The proposal deeply divided the Catholic nation

The Portuguese Parliament rejected legalising euthanasia in a tense vote held Tuesday evening.

Four laws had been proposed for the legalisation of euthanasia and assisted suicide, by the People-Animals-Nature party, by the Green Party, by the radical Left Bloc and by the ruling Socialist Party.

Up to a week before the vote the pro-euthanasia campaigners seemed to have the momentum, but the Communist Party surprised many by announcing that it would be voting against the laws.

The four laws were rejected with Communists and the right wing Popular Party voting en bloc against, a majority of the Social Democrats also against, along with a handful of votes against, or abstentions, on the part of the socialists.

The Patriarch of Lisbon, Cardinal Manuel Clemente, welcomed the decision saying that the rejection of euthanasia should now be translated into greater investment in palliative care. Over the past two years the national health service opened only 14 beds for patients in need of palliative care, and the national network is poor.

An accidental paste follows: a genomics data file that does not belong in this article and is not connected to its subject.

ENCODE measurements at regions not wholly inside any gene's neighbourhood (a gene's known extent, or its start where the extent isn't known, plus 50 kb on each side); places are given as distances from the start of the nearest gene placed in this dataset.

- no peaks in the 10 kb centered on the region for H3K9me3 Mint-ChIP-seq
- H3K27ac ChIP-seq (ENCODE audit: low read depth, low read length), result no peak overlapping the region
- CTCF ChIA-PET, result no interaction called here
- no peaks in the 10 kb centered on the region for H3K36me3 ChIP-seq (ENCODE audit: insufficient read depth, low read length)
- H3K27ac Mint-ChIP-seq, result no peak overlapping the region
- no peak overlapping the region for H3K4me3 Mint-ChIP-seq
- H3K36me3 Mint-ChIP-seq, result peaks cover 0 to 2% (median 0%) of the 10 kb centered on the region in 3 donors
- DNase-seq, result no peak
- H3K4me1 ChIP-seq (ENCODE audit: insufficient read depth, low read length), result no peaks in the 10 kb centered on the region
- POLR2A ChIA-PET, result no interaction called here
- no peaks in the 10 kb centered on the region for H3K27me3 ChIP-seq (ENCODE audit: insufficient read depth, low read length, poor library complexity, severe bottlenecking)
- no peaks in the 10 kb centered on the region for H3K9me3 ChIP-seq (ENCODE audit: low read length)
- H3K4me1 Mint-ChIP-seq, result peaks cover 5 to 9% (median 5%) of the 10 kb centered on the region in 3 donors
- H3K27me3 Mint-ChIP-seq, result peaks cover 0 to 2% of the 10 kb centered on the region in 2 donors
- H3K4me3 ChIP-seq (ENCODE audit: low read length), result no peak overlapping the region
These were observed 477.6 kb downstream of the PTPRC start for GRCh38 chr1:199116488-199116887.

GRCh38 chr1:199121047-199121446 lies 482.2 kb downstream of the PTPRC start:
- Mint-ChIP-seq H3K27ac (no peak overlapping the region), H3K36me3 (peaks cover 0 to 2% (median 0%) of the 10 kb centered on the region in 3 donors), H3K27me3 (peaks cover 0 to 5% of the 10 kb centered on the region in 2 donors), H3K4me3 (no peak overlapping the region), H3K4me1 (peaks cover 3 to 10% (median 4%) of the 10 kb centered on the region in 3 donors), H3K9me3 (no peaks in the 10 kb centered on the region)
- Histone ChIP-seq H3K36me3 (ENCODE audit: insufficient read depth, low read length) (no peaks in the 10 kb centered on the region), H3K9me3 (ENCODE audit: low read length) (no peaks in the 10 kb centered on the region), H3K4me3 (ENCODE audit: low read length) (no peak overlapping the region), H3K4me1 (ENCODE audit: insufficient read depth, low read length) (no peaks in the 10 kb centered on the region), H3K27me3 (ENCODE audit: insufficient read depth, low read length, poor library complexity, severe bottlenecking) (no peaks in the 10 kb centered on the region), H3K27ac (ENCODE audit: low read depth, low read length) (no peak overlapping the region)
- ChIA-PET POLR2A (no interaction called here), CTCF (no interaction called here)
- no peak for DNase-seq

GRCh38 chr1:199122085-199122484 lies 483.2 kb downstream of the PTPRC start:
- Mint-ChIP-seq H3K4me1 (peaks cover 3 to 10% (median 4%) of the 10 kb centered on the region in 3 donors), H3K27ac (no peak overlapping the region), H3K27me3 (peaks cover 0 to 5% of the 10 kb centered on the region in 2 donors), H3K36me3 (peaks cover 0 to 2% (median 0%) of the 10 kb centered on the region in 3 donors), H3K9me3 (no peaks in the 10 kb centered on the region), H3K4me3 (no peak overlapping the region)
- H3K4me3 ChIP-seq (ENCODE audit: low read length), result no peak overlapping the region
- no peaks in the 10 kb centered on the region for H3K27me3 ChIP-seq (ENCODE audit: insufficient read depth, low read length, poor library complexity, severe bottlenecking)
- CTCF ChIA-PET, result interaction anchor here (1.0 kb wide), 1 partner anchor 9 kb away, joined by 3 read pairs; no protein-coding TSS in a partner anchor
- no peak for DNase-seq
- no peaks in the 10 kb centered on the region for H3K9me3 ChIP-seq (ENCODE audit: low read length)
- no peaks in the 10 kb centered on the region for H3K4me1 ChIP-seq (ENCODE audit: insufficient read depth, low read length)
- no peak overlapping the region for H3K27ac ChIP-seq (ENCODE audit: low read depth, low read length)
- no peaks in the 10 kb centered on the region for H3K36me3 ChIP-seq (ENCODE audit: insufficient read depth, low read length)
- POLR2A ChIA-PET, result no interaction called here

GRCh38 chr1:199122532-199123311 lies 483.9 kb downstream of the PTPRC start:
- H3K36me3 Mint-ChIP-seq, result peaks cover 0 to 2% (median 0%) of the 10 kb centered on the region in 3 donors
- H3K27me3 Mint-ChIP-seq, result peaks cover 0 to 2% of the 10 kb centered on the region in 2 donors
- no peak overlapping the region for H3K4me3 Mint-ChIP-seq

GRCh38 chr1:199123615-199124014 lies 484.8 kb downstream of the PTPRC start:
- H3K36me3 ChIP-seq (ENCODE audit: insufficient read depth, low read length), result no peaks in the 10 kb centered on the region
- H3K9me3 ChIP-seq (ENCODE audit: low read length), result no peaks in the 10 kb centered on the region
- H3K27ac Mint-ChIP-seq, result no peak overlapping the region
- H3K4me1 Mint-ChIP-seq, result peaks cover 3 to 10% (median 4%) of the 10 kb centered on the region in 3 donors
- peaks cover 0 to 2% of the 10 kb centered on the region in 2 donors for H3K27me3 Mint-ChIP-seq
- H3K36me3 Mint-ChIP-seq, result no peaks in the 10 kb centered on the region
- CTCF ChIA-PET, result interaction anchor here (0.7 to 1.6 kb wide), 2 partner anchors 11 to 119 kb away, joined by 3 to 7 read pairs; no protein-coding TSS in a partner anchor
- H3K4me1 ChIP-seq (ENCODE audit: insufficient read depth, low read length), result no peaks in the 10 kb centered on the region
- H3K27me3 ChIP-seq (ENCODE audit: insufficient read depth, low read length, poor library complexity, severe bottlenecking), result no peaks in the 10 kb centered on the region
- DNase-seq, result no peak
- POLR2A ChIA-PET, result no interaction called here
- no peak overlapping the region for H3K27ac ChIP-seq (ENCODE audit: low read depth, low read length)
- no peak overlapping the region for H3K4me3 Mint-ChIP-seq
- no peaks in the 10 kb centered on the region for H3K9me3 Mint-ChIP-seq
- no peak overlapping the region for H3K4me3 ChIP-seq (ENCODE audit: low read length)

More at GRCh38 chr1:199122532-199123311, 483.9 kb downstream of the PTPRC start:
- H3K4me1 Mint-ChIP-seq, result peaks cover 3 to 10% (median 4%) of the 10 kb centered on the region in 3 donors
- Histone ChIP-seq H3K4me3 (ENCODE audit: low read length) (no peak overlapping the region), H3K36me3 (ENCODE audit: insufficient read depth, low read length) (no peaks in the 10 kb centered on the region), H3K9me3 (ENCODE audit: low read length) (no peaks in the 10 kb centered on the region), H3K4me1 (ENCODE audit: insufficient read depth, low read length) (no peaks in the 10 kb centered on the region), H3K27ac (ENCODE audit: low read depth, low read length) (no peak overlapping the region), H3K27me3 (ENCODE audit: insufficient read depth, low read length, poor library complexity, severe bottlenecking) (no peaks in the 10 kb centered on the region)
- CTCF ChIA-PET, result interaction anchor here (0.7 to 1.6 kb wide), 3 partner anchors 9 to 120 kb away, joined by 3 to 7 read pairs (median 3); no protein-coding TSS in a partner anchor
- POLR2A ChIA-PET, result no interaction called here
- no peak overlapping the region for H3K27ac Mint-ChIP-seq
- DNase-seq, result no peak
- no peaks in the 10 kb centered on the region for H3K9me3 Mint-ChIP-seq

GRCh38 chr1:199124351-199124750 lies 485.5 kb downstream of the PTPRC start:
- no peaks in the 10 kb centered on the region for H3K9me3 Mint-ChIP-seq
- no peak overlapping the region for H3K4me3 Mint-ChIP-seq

According to the Patriarch, “the great project we have before us now is to work for the dignity of life throughout its existence, especially for those who are in a more precarious situation, or need our companionship, as a society and as a state”.

The bishop of Leiria-Fátima, cardinal-elect António Marto, said Parliament had shown common sense and decided according to the general disposition of the population, on an issue that “is so delicate and complex that it goes beyond partisan ideology”.

The bishops, and many other church figures, did not hold back from speaking on the subject in the weeks and months leading up to the vote, but they were joined by many figures from society at large, including the current president of the doctor’s association as well as all his living predecessors. The National Ethics Council had also spoken out against legalising euthanasia.